Iolan­the is great comic elec­tion year opera

The Tribune (NZ) - - ENJOY -

Gil­bert and Sul­li­van’s Comic Opera Iolan­the is soon to take to the boards at the Re­gent on Broad­way on Satur­day July 22 as part of a five-venue tour of the lower North Is­land.

Iolan­the is a fully staged and cos­tumed pro­duc­tion by Welling­ton G&S Light Opera, whose re­cent an­nual tours in­clude The Merry

Widow, The Gon­doliers and The Mikado. Hav­ing satirised the Public Ser­vice, Ad­mi­ralty and Po­lice, Gil­bert tar­gets the most Bri­tish of in­sti­tu­tions, the Houses of Par­lia­ment. The fal­li­bil­ity of the mor­tals we elect to gov­ern us is a peren­nial theme pre­sent­ing a rich mine of in­ep­ti­tude, en­act­ment of laws which lack com­mon sense, self-serv­ing be­hav­iour and the lim­i­ta­tions of party pol­i­tics…"When in the House, MPs di­vide… They’ve got to leave that brain out­side, and vote just as their leaders tell ’em to."

This late work by Gil­bert and Sul­li­van shows them at their best, with droll wit and en­chant­ing mu­sic rang­ing from the tender to the heights of pre­ten­tious ex­u­ber­ance. Mem­o­rable mu­sic in­cludes the Night­mare

Song and the March of the Peers. It’s a great comic opera for New Zealand’s elec­tion year.

Ex­pe­ri­enced Mu­si­cal Di­rec­tor Hugh McMil­lan con­ducts an en­thu­si­as­tic cast of 30 singers sup­ported by 24 or­ches­tral mem­bers play­ing Sul­li­van’s full orig­i­nal score.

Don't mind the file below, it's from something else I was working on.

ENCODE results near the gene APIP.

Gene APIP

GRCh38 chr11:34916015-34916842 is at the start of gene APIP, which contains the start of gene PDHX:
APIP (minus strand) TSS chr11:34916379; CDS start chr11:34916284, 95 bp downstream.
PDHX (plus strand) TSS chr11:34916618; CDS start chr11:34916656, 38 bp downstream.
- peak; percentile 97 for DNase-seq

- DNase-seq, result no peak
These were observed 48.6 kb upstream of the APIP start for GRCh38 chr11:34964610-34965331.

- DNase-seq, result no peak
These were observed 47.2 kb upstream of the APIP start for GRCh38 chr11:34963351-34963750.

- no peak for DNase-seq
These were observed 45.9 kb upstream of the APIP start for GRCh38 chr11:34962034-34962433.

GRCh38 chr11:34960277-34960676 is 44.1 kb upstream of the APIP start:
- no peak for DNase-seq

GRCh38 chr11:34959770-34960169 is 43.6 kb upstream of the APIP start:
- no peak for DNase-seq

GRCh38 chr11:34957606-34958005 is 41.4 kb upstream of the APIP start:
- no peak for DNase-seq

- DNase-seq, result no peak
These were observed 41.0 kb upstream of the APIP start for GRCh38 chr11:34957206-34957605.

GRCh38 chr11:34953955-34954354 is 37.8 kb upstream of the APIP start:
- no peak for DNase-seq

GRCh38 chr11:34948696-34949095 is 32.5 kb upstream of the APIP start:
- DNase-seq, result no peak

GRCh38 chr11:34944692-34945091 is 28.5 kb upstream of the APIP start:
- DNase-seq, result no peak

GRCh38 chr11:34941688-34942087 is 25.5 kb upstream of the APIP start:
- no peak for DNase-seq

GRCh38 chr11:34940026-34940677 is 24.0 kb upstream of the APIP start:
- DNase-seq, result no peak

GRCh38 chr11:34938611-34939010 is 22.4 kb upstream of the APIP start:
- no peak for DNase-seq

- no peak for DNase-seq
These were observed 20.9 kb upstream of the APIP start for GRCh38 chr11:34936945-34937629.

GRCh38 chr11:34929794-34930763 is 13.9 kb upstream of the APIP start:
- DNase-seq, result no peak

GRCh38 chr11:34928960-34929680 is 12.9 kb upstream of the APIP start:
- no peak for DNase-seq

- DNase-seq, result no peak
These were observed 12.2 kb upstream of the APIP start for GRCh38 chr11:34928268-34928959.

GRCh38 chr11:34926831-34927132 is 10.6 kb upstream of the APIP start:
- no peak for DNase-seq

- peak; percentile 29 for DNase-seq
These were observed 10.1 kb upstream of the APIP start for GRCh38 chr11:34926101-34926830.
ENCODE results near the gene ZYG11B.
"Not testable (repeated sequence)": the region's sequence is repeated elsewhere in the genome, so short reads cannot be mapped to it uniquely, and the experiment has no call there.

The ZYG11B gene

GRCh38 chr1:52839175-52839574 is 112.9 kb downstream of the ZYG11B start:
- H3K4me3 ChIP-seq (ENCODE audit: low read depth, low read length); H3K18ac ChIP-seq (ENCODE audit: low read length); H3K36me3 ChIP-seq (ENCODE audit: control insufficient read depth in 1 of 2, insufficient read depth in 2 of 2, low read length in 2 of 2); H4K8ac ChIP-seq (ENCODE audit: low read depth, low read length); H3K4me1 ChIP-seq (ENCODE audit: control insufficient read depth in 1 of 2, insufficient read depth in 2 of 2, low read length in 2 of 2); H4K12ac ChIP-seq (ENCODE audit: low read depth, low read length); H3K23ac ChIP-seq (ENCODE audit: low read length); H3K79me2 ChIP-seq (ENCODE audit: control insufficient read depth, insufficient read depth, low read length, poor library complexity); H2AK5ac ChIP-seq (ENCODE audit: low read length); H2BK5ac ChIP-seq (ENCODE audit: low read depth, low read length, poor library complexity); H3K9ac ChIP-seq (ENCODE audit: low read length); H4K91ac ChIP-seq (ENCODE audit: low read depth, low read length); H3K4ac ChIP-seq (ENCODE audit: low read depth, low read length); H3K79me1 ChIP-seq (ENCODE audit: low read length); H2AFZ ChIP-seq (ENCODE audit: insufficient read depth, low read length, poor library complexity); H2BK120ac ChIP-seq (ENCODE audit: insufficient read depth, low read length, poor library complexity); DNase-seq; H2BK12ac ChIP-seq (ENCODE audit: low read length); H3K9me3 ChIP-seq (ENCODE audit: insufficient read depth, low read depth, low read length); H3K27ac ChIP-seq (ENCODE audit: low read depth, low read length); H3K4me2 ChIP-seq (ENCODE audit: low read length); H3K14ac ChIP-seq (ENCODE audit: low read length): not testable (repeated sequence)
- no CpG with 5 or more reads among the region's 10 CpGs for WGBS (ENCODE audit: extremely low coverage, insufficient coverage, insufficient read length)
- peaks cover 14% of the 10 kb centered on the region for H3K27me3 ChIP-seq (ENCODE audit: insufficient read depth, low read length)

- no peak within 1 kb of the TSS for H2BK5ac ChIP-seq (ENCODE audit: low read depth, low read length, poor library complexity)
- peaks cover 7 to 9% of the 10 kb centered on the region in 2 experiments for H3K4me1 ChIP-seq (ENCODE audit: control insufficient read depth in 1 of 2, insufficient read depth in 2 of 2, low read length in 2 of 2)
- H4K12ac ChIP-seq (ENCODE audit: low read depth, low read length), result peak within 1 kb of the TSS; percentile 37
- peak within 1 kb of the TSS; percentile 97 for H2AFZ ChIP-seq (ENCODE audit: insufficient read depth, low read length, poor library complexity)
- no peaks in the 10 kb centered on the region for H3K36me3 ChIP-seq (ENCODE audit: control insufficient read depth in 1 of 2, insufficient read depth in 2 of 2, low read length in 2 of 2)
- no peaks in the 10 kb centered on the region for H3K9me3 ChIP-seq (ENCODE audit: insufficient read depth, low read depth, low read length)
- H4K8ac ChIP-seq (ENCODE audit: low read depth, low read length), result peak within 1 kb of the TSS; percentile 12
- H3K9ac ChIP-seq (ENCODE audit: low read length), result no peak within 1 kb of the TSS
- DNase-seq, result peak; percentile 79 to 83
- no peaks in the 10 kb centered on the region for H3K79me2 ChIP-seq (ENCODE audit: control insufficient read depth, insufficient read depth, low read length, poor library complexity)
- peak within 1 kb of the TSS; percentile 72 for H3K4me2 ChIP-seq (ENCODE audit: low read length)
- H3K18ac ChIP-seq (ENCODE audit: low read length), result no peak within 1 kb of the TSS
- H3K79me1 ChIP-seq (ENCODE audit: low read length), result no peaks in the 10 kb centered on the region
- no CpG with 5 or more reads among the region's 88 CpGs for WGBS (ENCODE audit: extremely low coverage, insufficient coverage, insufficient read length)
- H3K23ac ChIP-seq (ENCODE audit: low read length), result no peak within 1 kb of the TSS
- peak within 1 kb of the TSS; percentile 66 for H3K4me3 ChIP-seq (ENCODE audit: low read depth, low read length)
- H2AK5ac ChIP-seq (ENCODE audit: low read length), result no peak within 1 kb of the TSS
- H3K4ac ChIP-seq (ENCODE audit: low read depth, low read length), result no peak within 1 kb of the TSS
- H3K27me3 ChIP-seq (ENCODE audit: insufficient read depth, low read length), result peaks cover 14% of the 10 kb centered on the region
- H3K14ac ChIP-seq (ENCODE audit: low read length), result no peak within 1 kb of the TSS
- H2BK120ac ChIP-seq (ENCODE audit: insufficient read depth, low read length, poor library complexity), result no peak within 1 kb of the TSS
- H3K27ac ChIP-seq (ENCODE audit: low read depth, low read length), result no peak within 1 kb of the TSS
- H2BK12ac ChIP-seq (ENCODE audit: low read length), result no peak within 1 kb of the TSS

Di­rec­tor John God­dard de­liv­ers Gil­bert’s hu­mour in spades, with the cast mak­ing the most of the richly-crafted li­bretto and some ju­di­cious con­tem­po­rary ref­er­ences. Chore­og­ra­pher Lia Pur­cell, who set last year’s strik­ing Merry Widow dance se­quences, has im­bued the fem­i­nine moves with grace, and the Peers with telling pom­pos­ity com­bined with a hint of Monty Pythonesque be­hav­iour.

The story re­volves around a pair of young lovers Strephon and Phyl­lis. Phyl­lis is a ward of court un­der the au­thor­ity of the Lord Chan­cel­lor, and the peers from the House of Lords are smit­ten at the sight of her. They pro­claim their su­pe­ri­or­ity in a stir­ring march (Tan-tan-tara!) but dis­cover that blue blood has no power to at­tract true love.

When the blan­dish­ments of priv­i­lege fail them, they re­sort to knav­ish tricks to bring down wrath from above. Ar­ca­dian shep­herd Strephon, en­ters Par­lia­ment car­ry­ing ex­tra­or­di­nary pow­ers. The Lord Chan­cel­lor is also stricken but finds him­self hope­lessly com­pro­mised and in the mem­o­rable

Night­mare Song, he re­veals the agony of his po­si­tion. The con­tra­dic­tions are re­solved by ju­di­cial and le­gal ex­pe­di­en­cies of a sus­pect kind so that all may live hap­pily ever after.

Lords Tol­loller and Mount Ararat (Kevin O’Kane and David McKen­zie) re­turn to Palmer­ston North after for­mer years of lo­cal stage ap­pear­ances.

Iolan­the is at the Re­gent on Broad­way on Satur­day July 22. Book at Tick­etDirect.

Strephon (An­drew Mankowski) and Phyl­lis (Karishma Thanawala) rec­on­cile and are to­gether again in Ac­t2of Iolan­the.

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